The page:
So where did Azevedo get all her moxy? Born in Natal, Brazil, to a university professor and an engineer, she had what she calls "a stimulating upbringing."

At 16 she moved to Recife to swim, and when the time came she went to the United States to pursue both her swimming and her education. She studied Political Science and International Relations at Arizona State University, and after college, stayed on in the US to swim. She has competed in a variety of international competitions in Europe, including the Swimming World Cup in 1996 and 1997. Among others, Azevedo has trained with Lois Daigneault and, this year, with Michael Lohberg.

But Azevedo is not the type to gripe in vain. Fluent in English, Portuguese, and Spanish, she's not short of goals. Her partner, Eduardo Scherer, is a former tennis player and the brother of Brazilian swimming star Fernando Scherer. Together with Fernando, the pair have come up with a plan to put their collective experience and determination to work: they plan to open a swimming and tennis centre in Scherer's hometown of Florianopolis, an island city of 600,000 situated in southern Brazil. Azevedo got the idea after giving some motivational talks to young swimmers last year. "I saw the kids' eyes, the way they were drinking it up," she enthuses, "We've been brainstorming ever since."

The trio have been researching and organizing the structure of the centre. After seven years spent in the U.S., she and Scherer moved back to Brazil to be on site. In a courageous pooling of resources, they are starting from scratch, buying the land, building the pool and tennis courts. They are also looking for help from sponsors. So far there is no mention of a government contribution. They are hoping to open the swimming portion - the Fernando Scherer Swim Centre - by October 1997. A tall order indeed.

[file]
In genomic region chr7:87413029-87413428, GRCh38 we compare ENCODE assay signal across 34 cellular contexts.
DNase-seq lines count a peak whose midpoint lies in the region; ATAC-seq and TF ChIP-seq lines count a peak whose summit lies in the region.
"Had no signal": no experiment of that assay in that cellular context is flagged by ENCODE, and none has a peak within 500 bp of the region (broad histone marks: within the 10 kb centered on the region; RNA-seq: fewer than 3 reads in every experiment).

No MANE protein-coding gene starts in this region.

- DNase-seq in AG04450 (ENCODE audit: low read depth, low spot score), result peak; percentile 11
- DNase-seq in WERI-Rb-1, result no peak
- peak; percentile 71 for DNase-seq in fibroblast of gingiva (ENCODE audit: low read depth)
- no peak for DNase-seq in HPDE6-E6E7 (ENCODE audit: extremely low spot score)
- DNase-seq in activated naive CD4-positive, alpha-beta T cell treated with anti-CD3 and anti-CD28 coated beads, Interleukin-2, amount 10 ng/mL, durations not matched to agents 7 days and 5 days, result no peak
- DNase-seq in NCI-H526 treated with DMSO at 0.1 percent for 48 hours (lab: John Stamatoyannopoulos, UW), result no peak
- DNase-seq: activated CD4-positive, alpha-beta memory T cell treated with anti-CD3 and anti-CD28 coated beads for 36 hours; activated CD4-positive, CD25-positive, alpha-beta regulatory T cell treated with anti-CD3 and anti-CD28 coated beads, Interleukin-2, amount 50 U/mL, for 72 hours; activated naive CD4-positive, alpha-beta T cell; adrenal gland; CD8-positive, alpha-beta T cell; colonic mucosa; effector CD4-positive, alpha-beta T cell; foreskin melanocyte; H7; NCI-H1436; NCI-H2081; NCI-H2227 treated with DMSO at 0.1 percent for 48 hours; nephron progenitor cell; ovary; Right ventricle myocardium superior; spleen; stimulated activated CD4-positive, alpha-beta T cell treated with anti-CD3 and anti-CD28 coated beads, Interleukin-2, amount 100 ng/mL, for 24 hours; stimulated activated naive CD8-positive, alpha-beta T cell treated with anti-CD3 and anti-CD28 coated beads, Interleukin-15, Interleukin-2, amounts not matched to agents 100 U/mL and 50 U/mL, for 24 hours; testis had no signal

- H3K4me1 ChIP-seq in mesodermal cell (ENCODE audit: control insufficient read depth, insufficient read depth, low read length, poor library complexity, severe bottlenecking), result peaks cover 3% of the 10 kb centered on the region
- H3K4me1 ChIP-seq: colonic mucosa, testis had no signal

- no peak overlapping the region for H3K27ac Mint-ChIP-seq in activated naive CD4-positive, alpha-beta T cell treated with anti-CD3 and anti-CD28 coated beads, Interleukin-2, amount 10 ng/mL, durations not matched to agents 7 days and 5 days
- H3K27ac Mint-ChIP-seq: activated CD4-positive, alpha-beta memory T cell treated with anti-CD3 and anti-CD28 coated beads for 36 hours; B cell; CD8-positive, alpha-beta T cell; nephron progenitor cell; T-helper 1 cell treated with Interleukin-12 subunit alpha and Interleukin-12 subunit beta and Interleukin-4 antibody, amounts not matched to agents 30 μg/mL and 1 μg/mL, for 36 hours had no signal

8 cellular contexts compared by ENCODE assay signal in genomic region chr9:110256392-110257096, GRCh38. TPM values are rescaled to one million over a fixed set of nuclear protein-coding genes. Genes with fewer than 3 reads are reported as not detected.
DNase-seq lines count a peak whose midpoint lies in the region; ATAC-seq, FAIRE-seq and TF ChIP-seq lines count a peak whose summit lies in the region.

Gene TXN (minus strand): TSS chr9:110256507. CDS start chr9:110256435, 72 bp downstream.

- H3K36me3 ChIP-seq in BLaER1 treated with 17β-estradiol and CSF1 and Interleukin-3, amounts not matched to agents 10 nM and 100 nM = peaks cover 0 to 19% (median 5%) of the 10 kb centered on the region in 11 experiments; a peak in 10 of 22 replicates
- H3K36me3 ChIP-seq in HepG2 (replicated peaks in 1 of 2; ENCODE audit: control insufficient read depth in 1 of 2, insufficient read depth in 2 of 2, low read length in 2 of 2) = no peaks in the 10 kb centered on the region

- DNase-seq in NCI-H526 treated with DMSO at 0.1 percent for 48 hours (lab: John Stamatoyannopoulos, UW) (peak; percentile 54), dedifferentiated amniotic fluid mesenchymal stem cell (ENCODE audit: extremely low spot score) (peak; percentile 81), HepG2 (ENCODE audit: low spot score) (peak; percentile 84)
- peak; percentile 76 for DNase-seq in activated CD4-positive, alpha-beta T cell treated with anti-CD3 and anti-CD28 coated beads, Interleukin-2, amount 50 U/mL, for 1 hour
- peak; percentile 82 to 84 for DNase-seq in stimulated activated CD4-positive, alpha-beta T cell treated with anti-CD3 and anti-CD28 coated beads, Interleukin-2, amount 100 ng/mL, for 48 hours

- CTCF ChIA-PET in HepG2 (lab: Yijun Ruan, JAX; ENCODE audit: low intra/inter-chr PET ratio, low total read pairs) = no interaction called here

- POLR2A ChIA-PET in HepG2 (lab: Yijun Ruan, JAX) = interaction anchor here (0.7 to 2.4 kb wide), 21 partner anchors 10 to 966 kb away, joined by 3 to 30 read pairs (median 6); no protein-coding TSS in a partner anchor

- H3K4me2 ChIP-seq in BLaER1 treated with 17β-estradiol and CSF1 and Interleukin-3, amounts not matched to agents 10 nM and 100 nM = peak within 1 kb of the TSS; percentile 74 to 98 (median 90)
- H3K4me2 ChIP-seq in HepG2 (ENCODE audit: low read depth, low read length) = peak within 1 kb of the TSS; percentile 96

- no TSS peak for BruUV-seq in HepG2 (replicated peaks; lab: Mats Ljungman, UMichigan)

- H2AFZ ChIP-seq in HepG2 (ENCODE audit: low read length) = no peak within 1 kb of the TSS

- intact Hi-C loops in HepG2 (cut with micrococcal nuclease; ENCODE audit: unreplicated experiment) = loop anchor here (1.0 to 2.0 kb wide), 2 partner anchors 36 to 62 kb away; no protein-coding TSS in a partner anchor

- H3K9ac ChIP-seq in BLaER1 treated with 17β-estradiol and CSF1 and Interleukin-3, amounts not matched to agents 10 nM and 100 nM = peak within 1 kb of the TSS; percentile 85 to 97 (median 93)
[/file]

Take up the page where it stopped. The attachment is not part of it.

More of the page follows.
Azevedo speaks from the heart. "My goal is to change the mentality of young swimmers in Brazil and start a new generation of swimmers who think they can do it—especially the girls."

She goes on: "I want to teach them strokes, but also ethics, and how to think as a competitor. I want to teach them how to be winners."

The plan is to start with children ages 4-5, develop their strokes, and take them to a pre-team level by the age of 7-8.

"We're not ready for a team yet...Brazil doesn't have that mentality. (As far as the public are concerned) Brazil has two swimmers, Fernando Scherer and Gustavo Borges. The top gets a lot of money. Some of that money should be going to the base."

Azevedo is confident, and she radiates a compelling warmth.

"I'm very happy with what I've accomplished as a swimmer. I'm retiring very happy...and even though I never made it to the top I don't think I missed out on anything," she explains. "I've really enjoyed the process of becoming a world class swimmer. I think that as a society we are too results-oriented. The result goes away like that," she snaps her fingers, "but what you get out of it as a person never goes away. That's what I'm proud of."